Coffee growers are expecting a 30 per cent decline in the new crop to be harvested from December, raising apprehensions of a third year in a row of poor output in the country.
Torrential rains in the chief coffee growing state of Karnataka have spoiled the prospects of a good crop for the next harvest season. “Coffee production will decline in the entire Chikmagalur and south Coorg regions. Our assessment is about 30-35 per cent shortfall in the new crop,’’ said MB Ganapathy, chairman of Karnataka Planters’ Association.
Two years ago, an extended dry spell hit coffee production while last year, heavy rains in certain parts of Karnataka and Wayanad in Kerala resulted in a lower output. “This year the harsh summer was followed by a delayed monsoon. Then heavy rains pounded the state,’’ said Ganapathy.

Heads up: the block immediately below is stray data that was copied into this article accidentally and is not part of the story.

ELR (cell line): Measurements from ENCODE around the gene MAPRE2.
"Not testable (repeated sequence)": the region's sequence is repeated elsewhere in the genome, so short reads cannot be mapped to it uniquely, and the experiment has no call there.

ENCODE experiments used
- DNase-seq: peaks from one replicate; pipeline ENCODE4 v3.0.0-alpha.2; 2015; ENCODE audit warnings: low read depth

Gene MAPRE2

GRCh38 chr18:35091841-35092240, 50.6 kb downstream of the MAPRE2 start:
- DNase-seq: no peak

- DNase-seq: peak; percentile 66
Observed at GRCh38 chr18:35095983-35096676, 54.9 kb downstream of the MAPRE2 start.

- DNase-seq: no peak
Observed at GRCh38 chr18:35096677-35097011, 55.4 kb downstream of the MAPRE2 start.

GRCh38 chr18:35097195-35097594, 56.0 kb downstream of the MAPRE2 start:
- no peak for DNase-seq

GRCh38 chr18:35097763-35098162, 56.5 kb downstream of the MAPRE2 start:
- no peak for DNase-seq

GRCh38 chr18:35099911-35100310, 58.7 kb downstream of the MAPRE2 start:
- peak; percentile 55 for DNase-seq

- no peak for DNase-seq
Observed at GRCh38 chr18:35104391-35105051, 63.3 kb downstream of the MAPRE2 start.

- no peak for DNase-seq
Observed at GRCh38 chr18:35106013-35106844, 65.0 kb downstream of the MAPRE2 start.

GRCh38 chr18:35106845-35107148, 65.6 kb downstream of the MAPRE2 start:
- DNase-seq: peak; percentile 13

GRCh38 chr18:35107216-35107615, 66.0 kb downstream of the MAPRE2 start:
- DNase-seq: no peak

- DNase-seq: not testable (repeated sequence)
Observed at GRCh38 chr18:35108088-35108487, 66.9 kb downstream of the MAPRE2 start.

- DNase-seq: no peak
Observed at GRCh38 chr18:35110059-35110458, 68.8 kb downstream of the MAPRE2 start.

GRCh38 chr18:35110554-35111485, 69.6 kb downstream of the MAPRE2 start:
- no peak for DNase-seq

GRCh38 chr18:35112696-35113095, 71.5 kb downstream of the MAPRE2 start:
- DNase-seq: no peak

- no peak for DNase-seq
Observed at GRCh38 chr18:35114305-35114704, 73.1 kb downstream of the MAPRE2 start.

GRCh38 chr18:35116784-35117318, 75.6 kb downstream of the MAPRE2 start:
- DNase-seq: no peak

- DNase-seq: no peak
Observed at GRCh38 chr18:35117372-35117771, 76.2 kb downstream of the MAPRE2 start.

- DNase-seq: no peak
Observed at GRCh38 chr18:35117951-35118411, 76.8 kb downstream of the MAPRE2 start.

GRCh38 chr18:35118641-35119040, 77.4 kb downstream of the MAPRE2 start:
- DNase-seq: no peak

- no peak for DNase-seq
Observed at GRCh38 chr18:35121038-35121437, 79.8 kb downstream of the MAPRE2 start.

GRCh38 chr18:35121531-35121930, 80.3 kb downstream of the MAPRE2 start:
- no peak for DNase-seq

Around 70 per cent of the total output of 319,500 tonnes estimated by the Coffee Board in 2018-19 comes from Karnataka. Growers estimate the actual crop last year at about 300,000 tonnes, with robusta variety showing more decline.
Indian coffee is currently priced higher than the global rates, which have plunged due to a glut in Brazil, the largest producer. A good crop is also predicted in Vietnam, the second largest coffee growing country. The International Coffee Organisation had estimated the 2018-19 coffee year (from October 2018 to September 2019) as a second consecutive year of surplus.